Talking to some of the people in the baths, it turned out that they were there free, their treatment paid for by their own countries’ health services. This medical tourism to Hungary is expanding as its success rate rises.
It’s not all serious though; Hungarospa is dotted with geysers, fountains and swimming complexes, and as I tried out the different pools I thought what a far cry it was from the days of Hungary’s communist austerity. I was quite unprepared for my visit to Hortobágy. The largest protected area of the country, which became Hungary’s first national park and as the only vast, grassland in central Europe has been an UNESCO World Heritage Site since 1999.
The unique flora and fauna, the living shepherd’s traditions, the cowboys with their amazing equestrian skills and the folk art are considered as something unrivalled in Europe. The native grey cattle look enormous and extremely healthy and I found out were exempt from mad cow disease. The great fishponds are the largest resting place for migrating birds in central Europe and it was a real experience to see them flying overhead as we toured the area in its own special train. It was a real European safari.
The famous Tokaj wine region is based around the village of Mád, and right in the centre I had my biggest surprise: a little baroque building built in the 1790s turned out to be a beautifully restored synagogue that has won a European Prize for Cultural Heritage from the pan-European Federation for Heritage based in The Hague.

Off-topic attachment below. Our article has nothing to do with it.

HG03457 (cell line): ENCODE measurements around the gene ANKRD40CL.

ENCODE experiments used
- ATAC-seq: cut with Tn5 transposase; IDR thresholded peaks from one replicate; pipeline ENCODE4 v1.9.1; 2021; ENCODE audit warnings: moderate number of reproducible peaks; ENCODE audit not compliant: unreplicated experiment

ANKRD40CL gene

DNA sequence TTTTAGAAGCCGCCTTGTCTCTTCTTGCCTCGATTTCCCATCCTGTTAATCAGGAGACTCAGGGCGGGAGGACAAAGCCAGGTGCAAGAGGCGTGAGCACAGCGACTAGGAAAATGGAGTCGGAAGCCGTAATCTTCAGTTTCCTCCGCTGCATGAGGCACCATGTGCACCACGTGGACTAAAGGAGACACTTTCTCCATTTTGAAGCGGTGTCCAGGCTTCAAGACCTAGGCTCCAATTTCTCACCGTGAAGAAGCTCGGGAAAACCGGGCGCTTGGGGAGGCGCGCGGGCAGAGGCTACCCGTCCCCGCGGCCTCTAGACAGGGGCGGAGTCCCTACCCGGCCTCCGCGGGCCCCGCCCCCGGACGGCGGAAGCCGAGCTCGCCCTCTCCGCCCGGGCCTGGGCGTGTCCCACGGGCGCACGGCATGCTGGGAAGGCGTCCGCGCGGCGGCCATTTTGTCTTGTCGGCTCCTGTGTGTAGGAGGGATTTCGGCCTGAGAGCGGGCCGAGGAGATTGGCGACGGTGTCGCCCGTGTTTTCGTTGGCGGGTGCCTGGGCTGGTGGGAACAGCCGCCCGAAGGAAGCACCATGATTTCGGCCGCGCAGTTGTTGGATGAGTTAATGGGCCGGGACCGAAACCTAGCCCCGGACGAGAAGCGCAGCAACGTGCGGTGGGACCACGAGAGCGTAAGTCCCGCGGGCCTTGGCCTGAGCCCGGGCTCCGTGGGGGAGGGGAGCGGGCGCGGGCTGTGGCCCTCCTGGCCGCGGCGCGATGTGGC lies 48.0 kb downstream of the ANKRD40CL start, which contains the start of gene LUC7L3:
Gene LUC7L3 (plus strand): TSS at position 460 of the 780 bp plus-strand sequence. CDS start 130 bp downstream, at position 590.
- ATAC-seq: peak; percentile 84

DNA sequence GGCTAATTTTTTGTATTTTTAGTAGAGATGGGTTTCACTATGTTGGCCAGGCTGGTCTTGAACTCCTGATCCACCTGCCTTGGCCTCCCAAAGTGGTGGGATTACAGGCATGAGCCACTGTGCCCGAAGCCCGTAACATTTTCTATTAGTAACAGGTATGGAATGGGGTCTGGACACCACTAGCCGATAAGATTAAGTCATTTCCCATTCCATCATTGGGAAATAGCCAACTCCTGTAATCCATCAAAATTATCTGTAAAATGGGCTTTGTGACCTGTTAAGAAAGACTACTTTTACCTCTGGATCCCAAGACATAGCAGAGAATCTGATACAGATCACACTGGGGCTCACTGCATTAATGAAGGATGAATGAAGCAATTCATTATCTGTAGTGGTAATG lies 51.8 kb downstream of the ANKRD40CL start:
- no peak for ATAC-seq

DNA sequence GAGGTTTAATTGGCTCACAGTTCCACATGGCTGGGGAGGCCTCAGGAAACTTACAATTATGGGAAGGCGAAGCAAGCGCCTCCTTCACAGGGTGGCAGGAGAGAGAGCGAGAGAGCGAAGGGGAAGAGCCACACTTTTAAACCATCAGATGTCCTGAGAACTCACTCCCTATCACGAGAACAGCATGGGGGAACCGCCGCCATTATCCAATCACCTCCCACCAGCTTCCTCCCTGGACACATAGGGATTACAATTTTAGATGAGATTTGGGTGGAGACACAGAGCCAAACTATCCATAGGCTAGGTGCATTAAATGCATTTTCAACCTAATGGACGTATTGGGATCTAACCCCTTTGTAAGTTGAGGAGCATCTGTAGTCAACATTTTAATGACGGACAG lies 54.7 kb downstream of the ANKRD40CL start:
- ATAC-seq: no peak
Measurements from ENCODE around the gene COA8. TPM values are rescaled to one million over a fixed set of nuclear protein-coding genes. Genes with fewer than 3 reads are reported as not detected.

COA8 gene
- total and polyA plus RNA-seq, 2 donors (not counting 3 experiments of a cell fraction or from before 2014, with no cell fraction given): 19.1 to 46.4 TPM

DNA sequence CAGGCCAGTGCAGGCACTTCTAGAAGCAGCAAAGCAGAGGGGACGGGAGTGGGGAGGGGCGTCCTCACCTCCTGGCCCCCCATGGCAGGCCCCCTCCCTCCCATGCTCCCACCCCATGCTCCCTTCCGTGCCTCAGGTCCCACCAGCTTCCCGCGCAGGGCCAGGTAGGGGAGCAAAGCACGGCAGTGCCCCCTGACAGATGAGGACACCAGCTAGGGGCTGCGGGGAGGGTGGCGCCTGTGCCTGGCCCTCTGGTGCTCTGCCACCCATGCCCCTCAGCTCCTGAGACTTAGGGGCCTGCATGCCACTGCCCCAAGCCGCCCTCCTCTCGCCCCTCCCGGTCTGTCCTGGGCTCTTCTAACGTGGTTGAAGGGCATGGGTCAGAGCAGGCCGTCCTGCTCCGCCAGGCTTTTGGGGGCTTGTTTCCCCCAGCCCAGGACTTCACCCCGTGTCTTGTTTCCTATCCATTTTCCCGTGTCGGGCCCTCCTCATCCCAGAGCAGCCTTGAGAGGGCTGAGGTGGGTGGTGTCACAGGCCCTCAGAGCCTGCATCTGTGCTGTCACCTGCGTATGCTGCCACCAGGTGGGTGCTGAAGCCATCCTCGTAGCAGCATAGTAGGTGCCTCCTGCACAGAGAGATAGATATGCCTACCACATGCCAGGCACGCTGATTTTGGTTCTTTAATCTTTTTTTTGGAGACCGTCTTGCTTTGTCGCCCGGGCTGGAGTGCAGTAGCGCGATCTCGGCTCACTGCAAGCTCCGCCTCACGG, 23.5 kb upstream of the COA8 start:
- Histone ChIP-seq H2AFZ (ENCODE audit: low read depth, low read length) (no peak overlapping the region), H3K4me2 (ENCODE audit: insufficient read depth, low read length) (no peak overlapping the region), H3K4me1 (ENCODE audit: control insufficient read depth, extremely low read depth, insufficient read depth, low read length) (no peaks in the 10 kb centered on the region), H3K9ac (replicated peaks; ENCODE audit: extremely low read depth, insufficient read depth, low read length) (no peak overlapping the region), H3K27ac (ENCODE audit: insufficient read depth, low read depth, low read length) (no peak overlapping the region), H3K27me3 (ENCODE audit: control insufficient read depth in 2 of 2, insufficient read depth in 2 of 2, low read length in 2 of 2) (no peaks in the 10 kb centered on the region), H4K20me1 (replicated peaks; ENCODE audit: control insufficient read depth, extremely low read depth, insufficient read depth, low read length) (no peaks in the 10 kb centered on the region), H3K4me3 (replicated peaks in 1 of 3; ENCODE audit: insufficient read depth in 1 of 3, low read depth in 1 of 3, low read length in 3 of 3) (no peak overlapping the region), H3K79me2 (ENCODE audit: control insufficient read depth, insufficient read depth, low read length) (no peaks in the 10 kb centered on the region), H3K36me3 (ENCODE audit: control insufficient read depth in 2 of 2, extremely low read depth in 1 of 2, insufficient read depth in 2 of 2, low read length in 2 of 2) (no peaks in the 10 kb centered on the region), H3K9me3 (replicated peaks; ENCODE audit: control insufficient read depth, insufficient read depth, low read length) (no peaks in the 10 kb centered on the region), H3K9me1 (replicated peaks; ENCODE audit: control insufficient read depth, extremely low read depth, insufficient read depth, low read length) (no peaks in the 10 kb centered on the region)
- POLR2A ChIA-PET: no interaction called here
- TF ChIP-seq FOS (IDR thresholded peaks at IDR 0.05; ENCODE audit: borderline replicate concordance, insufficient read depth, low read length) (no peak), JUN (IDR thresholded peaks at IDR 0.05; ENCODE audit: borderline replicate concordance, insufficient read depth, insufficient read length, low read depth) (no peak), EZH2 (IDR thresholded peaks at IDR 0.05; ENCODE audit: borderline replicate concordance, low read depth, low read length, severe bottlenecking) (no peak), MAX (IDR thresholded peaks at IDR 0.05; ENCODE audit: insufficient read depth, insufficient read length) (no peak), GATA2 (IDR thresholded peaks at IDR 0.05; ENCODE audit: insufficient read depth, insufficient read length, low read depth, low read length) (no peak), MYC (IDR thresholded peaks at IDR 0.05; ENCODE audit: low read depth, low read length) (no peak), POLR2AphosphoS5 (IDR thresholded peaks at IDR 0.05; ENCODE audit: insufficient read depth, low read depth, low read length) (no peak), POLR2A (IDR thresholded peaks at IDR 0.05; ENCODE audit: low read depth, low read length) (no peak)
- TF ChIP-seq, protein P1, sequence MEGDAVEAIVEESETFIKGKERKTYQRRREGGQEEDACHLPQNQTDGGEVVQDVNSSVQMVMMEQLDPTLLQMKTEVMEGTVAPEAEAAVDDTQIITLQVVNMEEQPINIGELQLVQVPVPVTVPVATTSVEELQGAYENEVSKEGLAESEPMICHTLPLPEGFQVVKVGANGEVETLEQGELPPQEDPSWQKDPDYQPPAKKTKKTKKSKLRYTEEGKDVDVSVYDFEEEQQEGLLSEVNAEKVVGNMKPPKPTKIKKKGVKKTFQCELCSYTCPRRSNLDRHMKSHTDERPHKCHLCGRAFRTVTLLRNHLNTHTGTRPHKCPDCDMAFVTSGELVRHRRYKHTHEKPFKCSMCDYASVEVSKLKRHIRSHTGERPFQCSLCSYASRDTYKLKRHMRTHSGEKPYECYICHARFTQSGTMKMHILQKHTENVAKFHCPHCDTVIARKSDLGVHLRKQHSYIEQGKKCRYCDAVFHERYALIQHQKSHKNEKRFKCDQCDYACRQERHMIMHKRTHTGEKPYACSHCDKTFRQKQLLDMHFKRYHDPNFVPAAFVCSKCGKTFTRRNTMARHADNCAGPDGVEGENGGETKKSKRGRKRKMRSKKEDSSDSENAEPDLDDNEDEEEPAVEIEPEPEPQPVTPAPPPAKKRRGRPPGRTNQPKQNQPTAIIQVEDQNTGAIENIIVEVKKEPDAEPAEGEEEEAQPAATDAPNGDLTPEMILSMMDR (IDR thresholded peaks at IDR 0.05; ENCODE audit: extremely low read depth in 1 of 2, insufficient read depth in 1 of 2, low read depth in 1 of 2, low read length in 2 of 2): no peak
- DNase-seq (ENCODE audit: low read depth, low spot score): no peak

The prominent position of the building in relation to the two Christian churches shows the way that once the various faiths co-existed here in peace. Inside, the Budapest-based architects Peter Wirth, and his wife, Agnes Benko, have sought to recreate the way the synagogue looked in its heyday.
Although one wall plaque features a poignant list of 800 local Jews who were deported to their deaths during the Holocaust.
A small exhibit tells the story of the local Jewish vintners and wine merchants in Mád and other nearby villages, who bought, sold, produced and transported wine to much of central Europe.
The community was utterly destroyed in the Holocaust, and the synagogue today belongs to the Hungarian state, which financed 90 per cent of the $800,000 restoration.
It is a state that is not free of hostility towards Jews even in this day; the third biggest party at the last election, Jobbik, gained a sixth of the vote, on a platform that includes anti-Semitism.
Much later, overlooking the vineyards and sampling the delicious different varieties of wine, from dry to sweet, I couldn’t help thinking of this moving reminder of Hungary’s history.
GETTING THERE: FLY Wizz Air Flights are from £110 per person return from London Luton to Debrecen. Wizz Air is the only airline to fly direct to Debrecen from the UK. www.wizzair.com STAY Hotel Divinus Rooms are available from €132 per double room for two people, including buffet breakfast www.hoteldivinus.hu/en, Tel: +36 52 510 900 MORE INFO www.visit-hungary.com